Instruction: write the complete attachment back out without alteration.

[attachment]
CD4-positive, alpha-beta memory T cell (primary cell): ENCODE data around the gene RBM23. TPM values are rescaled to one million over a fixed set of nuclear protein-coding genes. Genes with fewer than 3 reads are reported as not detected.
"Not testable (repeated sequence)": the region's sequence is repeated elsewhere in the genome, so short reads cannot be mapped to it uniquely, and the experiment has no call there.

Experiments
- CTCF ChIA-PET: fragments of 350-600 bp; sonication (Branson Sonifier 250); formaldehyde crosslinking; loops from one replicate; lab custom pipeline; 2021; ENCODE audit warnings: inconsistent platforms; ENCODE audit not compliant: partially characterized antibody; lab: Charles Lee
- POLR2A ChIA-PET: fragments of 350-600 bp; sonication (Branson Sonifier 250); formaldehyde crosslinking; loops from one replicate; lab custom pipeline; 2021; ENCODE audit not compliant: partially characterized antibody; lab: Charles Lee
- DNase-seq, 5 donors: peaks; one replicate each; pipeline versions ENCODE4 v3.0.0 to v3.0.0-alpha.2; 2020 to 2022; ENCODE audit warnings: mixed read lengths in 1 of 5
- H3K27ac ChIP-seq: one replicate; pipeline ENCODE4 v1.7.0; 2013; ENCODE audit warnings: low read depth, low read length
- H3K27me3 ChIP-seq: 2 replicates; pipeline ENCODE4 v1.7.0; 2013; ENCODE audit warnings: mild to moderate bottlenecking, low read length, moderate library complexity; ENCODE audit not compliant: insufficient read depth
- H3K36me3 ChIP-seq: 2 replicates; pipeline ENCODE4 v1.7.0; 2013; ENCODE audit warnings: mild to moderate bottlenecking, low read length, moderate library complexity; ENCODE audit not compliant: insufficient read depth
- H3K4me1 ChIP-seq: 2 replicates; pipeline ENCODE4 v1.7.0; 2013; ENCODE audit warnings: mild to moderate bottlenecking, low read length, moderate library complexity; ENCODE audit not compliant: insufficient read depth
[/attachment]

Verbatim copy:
CD4-positive, alpha-beta memory T cell (primary cell): ENCODE data around the gene RBM23. TPM values are rescaled to one million over a fixed set of nuclear protein-coding genes. Genes with fewer than 3 reads are reported as not detected.
"Not testable (repeated sequence)": the region's sequence is repeated elsewhere in the genome, so short reads cannot be mapped to it uniquely, and the experiment has no call there.

Experiments
- CTCF ChIA-PET: fragments of 350-600 bp; sonication (Branson Sonifier 250); formaldehyde crosslinking; loops from one replicate; lab custom pipeline; 2021; ENCODE audit warnings: inconsistent platforms; ENCODE audit not compliant: partially characterized antibody; lab: Charles Lee
- POLR2A ChIA-PET: fragments of 350-600 bp; sonication (Branson Sonifier 250); formaldehyde crosslinking; loops from one replicate; lab custom pipeline; 2021; ENCODE audit not compliant: partially characterized antibody; lab: Charles Lee
- DNase-seq, 5 donors: peaks; one replicate each; pipeline versions ENCODE4 v3.0.0 to v3.0.0-alpha.2; 2020 to 2022; ENCODE audit warnings: mixed read lengths in 1 of 5
- H3K27ac ChIP-seq: one replicate; pipeline ENCODE4 v1.7.0; 2013; ENCODE audit warnings: low read depth, low read length
- H3K27me3 ChIP-seq: 2 replicates; pipeline ENCODE4 v1.7.0; 2013; ENCODE audit warnings: mild to moderate bottlenecking, low read length, moderate library complexity; ENCODE audit not compliant: insufficient read depth
- H3K36me3 ChIP-seq: 2 replicates; pipeline ENCODE4 v1.7.0; 2013; ENCODE audit warnings: mild to moderate bottlenecking, low read length, moderate library complexity; ENCODE audit not compliant: insufficient read depth
- H3K4me1 ChIP-seq: 2 replicates; pipeline ENCODE4 v1.7.0; 2013; ENCODE audit warnings: mild to moderate bottlenecking, low read length, moderate library complexity; ENCODE audit not compliant: insufficient read depth